PHILADELPHIA — The inaugural Chevalier Jackson Health Care Innovator Medal, presented by the Department of Otorhinolaryngology: Head and Neck Surgery and the Penn Center for Head and Neck Cancer, has been awarded to Tony Horton, an international fitness and nutrition expert recognized for his work in creating a medically-based exercise regimen that has helped many reach their diet and fitness goals.

The new award honors an individual whose work has resulted in an innovative solution for a pressing health care issue, such as the obesity epidemic, and in turn has had a positive impact on public health. 

“Within the medical community, Chevalier Jackson was known as an innovator, forging new ground in medical therapies and calling attention to issues that threatened the health and safety of the public. The spirit of this award is to honor a member of the lay public for their outstanding efforts in championing a cause that could impact the health and well-being of their communities,” said Bert W. O'Malley, Jr., MD, chair, department of Otorhinolaryngology: Head and Neck Surgery and co-director, Penn Center for Head and Neck Cancer. “The issues themselves may be wide-ranging, but the values of the individual recipients will be at the heart of the honor.”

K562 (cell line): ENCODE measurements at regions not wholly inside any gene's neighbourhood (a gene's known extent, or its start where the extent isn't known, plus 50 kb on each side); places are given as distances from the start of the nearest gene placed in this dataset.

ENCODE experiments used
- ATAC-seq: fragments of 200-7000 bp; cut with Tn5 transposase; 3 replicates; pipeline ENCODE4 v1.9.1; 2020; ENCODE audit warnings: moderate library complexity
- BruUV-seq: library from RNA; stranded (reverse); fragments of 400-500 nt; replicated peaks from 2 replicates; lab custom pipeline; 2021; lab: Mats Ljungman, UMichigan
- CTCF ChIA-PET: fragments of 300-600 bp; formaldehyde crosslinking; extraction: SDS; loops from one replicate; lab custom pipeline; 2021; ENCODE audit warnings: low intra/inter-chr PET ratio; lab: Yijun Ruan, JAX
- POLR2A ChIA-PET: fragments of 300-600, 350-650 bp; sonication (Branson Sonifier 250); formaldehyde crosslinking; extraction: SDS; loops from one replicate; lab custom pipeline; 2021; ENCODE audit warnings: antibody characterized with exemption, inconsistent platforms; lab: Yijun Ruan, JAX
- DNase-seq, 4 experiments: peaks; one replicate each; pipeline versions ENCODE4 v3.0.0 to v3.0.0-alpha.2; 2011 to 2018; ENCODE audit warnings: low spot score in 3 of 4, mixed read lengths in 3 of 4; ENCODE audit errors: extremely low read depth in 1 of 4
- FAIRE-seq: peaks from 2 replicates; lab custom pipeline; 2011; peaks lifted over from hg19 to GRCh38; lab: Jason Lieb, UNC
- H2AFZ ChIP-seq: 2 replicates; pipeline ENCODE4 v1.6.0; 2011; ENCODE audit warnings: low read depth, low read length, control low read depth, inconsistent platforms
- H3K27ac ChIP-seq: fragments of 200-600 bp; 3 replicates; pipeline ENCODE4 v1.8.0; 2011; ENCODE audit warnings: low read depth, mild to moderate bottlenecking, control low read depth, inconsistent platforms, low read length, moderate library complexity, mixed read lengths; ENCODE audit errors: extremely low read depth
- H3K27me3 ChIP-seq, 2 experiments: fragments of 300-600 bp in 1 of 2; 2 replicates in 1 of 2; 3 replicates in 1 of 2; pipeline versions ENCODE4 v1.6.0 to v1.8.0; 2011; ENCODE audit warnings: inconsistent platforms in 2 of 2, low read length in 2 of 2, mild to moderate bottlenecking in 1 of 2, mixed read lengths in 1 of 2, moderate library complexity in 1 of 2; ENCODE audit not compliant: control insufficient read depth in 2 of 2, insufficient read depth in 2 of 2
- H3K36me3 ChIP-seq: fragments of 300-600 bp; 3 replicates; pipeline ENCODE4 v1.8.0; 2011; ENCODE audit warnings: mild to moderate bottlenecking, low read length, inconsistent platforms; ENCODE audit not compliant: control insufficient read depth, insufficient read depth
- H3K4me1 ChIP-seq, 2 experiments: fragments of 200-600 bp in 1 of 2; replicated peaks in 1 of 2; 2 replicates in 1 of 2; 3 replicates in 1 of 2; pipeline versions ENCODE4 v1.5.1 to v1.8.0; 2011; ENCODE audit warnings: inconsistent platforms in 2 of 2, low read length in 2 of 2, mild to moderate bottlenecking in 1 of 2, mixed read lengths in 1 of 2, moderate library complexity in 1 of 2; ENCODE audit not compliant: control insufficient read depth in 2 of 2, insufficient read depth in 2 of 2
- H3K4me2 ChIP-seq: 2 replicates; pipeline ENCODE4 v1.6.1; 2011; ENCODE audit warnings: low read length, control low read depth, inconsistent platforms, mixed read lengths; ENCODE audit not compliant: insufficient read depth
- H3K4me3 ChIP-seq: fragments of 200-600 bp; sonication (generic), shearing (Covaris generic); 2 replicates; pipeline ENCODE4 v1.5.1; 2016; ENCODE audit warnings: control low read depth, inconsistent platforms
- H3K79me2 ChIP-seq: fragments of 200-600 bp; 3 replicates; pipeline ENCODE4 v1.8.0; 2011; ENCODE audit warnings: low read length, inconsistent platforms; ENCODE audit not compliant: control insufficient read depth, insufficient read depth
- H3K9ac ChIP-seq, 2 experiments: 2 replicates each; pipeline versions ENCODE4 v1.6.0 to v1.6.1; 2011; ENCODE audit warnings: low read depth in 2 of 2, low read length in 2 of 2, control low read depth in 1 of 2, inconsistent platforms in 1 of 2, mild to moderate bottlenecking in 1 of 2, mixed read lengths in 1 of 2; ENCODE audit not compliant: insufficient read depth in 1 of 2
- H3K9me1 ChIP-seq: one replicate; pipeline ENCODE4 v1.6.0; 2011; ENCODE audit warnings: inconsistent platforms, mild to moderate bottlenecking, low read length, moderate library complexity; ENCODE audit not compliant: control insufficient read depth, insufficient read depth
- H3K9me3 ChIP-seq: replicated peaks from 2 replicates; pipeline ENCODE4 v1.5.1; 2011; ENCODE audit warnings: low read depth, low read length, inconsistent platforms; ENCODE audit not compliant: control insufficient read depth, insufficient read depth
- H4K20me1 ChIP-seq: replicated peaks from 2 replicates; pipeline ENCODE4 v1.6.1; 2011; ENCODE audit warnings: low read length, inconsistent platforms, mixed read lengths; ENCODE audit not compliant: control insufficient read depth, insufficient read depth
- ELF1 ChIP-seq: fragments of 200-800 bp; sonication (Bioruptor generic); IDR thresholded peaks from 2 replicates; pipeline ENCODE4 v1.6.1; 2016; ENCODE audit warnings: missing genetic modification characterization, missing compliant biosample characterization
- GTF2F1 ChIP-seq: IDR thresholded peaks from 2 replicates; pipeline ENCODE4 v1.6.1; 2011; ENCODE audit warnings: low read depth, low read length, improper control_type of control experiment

Chevalier Jackson, MD (1865-1958), was one of the world's leading laryngologists, a subspecialty within otorhinolaryngology that focuses on conditions of the throat. He is also known as a pioneer in the area of endoscopy, a procedure that uses specialized tools to view and operate on internal organs. He developed special tools for endoscopy of the upper airway and perfected methods for removal of objects that were lodged in the throat, lungs and esophagus. Dr. Jackson also created and chaired the world’s first Department of Bronchoesophagology at the University of Pennsylvania in 1919.

Two traits made him particularly unique as a medical professional: his passion for sharing his new techniques worldwide and his dedication to public health. Dr. Jackson publically campaigned for the labeling of all poisonous or corrosive substances to prevent accidental ingestion in the late 1920s. He was instrumental in the passage of the Federal Caustic Poison Act of 1927, which would ultimately save children from serious injury and death. 

In 2002, Tony Horton began the two year development process of a new fitness regime known as P90X. Through consultation with various health experts, he created a unique product, based on the latest concepts in exercise science. He developed and tested the program which he offered to the public as an at-home, fitness regimen. By 2014, over seven million copies of his programs have been sold.

“Mr. Horton’s efforts in the area of fitness and nutrition make him an excellent recipient of the Chevalier Jackson Health Innovator Medal,” said Gregory S. Weinstein, MD, vice chairman, department of Otorhinolaryngology: Head and Neck Surgery and co-director, Penn Center for Head and Neck Cancer. “We are proud to recognize his efforts with this first medal.”